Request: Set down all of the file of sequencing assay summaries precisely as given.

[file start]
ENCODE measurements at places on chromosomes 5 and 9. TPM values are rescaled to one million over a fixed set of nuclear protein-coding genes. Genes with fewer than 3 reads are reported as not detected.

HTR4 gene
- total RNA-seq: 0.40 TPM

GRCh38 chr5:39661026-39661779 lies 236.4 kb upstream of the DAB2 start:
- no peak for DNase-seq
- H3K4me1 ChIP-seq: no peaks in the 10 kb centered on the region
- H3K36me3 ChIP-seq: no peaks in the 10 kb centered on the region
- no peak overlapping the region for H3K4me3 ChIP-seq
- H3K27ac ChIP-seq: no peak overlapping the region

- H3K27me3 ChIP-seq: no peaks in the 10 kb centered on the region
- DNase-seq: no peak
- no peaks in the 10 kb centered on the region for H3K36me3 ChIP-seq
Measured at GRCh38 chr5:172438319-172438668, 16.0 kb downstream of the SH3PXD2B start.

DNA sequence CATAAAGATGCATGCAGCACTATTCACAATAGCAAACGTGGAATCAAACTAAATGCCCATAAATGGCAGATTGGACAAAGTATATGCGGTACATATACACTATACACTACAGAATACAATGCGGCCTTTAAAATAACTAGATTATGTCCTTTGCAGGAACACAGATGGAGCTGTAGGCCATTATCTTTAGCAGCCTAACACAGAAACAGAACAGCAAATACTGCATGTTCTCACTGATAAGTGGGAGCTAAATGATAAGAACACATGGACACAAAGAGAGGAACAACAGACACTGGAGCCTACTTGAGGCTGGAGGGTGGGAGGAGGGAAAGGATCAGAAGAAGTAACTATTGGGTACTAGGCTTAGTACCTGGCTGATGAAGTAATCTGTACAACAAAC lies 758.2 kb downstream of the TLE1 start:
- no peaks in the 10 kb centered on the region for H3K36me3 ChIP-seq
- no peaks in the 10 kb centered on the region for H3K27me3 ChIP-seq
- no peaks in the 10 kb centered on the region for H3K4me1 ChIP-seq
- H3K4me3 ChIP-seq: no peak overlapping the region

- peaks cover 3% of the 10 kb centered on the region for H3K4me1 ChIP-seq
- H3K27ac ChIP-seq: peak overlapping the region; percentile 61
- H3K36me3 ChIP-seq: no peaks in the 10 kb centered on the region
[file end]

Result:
ENCODE measurements at places on chromosomes 5 and 9. TPM values are rescaled to one million over a fixed set of nuclear protein-coding genes. Genes with fewer than 3 reads are reported as not detected.

HTR4 gene
- total RNA-seq: 0.40 TPM

GRCh38 chr5:39661026-39661779 lies 236.4 kb upstream of the DAB2 start:
- no peak for DNase-seq
- H3K4me1 ChIP-seq: no peaks in the 10 kb centered on the region
- H3K36me3 ChIP-seq: no peaks in the 10 kb centered on the region
- no peak overlapping the region for H3K4me3 ChIP-seq
- H3K27ac ChIP-seq: no peak overlapping the region

- H3K27me3 ChIP-seq: no peaks in the 10 kb centered on the region
- DNase-seq: no peak
- no peaks in the 10 kb centered on the region for H3K36me3 ChIP-seq
Measured at GRCh38 chr5:172438319-172438668, 16.0 kb downstream of the SH3PXD2B start.

DNA sequence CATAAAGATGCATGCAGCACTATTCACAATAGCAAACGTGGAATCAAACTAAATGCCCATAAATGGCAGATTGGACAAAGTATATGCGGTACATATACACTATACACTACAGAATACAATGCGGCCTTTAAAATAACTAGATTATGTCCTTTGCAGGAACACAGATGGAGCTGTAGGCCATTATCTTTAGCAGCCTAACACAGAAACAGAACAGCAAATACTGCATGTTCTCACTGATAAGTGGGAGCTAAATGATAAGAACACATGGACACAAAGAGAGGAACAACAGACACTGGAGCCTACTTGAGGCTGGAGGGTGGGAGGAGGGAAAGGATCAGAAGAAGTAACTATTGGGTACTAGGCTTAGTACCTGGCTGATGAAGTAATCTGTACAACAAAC lies 758.2 kb downstream of the TLE1 start:
- no peaks in the 10 kb centered on the region for H3K36me3 ChIP-seq
- no peaks in the 10 kb centered on the region for H3K27me3 ChIP-seq
- no peaks in the 10 kb centered on the region for H3K4me1 ChIP-seq
- H3K4me3 ChIP-seq: no peak overlapping the region

- peaks cover 3% of the 10 kb centered on the region for H3K4me1 ChIP-seq
- H3K27ac ChIP-seq: peak overlapping the region; percentile 61
- H3K36me3 ChIP-seq: no peaks in the 10 kb centered on the region